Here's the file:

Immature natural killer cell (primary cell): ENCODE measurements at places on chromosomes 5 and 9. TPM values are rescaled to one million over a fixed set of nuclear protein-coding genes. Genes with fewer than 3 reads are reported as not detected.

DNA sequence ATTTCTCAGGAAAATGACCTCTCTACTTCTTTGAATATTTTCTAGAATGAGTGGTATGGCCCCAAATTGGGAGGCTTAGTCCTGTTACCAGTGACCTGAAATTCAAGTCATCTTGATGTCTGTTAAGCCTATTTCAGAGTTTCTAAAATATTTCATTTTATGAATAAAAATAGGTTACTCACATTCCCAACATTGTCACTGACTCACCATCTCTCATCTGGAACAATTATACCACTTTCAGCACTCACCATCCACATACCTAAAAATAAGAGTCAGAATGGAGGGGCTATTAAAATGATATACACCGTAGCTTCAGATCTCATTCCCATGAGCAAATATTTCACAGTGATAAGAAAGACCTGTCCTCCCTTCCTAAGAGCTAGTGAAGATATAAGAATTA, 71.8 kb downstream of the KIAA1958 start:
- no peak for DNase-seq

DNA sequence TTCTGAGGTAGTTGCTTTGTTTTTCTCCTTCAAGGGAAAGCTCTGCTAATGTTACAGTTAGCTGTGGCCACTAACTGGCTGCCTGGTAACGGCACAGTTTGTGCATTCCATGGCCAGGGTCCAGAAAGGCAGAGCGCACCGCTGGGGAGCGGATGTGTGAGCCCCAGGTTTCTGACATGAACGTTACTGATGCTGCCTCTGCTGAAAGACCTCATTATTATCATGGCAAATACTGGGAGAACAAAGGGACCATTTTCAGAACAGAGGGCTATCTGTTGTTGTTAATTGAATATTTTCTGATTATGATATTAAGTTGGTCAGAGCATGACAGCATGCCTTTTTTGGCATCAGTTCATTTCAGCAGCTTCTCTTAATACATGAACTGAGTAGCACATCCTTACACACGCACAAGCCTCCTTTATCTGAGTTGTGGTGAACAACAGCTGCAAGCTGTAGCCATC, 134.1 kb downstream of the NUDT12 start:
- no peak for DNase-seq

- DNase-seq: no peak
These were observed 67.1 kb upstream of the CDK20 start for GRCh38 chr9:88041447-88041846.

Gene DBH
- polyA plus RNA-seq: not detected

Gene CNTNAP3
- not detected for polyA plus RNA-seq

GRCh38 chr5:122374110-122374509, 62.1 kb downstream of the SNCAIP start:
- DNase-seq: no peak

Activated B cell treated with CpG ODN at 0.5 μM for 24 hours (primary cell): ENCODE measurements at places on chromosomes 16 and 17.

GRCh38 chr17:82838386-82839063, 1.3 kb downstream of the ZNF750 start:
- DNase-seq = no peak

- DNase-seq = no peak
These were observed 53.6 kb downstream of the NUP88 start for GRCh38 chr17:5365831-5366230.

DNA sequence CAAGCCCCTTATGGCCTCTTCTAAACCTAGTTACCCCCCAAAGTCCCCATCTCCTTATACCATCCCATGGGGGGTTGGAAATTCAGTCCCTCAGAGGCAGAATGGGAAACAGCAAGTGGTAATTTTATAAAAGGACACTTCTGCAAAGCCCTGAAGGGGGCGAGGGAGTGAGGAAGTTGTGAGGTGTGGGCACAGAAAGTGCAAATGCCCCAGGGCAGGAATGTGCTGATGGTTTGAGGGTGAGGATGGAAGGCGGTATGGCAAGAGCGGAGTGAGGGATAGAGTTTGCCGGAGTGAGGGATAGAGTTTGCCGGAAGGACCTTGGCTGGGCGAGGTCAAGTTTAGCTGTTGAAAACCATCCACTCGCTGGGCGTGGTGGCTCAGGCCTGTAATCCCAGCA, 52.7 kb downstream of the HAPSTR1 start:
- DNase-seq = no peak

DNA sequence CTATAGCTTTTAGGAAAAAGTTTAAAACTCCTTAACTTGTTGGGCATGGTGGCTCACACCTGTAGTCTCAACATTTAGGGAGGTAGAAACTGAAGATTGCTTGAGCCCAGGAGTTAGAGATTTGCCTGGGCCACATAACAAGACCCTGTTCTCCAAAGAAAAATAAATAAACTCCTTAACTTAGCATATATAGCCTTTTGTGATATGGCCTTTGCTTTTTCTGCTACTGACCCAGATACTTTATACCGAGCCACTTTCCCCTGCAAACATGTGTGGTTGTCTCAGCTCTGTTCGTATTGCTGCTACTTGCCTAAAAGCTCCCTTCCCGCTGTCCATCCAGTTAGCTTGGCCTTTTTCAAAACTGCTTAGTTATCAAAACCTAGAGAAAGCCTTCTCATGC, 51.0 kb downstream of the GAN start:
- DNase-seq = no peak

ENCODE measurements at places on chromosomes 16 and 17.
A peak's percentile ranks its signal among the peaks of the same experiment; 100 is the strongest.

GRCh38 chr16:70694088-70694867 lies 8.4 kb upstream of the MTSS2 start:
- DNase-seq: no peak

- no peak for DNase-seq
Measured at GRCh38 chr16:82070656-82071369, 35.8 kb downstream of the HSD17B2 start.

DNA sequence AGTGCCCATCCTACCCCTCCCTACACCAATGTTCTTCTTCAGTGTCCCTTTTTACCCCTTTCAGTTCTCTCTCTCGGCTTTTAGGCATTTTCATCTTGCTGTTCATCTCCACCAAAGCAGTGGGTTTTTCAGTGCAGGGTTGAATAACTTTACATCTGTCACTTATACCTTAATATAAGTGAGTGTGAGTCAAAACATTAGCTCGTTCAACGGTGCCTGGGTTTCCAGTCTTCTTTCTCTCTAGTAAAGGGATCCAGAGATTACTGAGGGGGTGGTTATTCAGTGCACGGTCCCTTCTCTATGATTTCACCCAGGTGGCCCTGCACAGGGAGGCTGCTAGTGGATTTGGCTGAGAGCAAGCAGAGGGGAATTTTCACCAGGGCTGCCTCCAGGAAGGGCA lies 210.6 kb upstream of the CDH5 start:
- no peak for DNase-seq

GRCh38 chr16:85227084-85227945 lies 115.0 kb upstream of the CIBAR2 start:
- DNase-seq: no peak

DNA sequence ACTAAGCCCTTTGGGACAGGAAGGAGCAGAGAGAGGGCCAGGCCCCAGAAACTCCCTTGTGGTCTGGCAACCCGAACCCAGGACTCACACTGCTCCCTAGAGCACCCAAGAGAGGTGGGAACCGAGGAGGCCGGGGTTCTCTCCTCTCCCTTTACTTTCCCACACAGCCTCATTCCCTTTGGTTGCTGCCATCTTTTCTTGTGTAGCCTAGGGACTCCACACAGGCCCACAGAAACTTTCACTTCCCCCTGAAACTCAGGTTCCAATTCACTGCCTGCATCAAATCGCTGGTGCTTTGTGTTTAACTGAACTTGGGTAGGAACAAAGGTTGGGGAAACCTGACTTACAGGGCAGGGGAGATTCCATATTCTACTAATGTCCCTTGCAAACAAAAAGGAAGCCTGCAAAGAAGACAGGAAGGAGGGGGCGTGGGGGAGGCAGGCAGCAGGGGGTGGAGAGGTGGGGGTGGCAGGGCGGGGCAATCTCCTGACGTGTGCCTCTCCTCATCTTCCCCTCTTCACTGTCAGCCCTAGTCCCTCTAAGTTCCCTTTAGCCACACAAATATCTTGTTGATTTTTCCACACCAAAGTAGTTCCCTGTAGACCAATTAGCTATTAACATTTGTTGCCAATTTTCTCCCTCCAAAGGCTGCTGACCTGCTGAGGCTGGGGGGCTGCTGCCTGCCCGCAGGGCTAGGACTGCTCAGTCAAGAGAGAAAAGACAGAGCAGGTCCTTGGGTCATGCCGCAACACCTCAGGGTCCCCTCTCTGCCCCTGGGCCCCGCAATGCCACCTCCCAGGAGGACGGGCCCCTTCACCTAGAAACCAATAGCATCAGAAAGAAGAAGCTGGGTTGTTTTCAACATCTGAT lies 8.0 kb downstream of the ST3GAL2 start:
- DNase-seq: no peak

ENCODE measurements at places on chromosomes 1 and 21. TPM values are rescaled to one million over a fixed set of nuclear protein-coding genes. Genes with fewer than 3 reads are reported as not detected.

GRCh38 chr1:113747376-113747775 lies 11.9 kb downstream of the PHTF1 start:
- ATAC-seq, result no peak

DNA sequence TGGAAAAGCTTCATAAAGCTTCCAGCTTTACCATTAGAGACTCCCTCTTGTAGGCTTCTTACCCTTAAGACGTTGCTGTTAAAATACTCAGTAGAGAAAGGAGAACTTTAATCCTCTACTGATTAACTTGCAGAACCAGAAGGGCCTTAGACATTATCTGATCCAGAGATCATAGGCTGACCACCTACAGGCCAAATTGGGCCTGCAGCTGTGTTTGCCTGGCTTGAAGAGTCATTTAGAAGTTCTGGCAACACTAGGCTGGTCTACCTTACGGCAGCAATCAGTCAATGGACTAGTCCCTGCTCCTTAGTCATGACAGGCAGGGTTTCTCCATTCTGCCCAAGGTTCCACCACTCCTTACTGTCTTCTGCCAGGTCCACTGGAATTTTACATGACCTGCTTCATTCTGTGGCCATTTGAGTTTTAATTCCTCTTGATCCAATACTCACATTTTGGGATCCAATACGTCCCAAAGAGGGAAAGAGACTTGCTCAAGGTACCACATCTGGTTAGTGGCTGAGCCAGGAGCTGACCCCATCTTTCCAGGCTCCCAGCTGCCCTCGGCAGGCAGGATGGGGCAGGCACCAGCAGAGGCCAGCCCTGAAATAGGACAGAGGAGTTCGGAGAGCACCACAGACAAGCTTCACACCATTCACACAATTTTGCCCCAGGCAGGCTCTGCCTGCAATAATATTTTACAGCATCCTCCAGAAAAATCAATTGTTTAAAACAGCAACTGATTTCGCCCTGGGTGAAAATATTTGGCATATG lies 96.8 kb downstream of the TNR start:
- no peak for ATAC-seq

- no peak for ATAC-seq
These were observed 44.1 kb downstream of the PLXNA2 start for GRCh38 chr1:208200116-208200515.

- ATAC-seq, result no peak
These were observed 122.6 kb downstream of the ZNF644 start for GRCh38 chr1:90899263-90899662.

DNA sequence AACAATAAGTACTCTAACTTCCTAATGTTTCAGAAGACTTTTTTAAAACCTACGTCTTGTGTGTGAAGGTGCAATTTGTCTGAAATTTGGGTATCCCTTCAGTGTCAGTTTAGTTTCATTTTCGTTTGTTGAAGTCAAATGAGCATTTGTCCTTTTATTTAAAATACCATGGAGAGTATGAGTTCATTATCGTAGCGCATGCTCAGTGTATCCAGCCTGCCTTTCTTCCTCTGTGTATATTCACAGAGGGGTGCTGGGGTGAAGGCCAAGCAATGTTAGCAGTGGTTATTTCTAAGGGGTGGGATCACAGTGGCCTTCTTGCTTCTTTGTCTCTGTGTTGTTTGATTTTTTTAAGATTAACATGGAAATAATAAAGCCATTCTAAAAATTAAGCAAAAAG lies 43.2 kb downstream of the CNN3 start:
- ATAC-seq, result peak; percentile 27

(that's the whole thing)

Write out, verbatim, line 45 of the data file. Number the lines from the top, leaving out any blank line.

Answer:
- ATAC-seq, result peak; percentile 27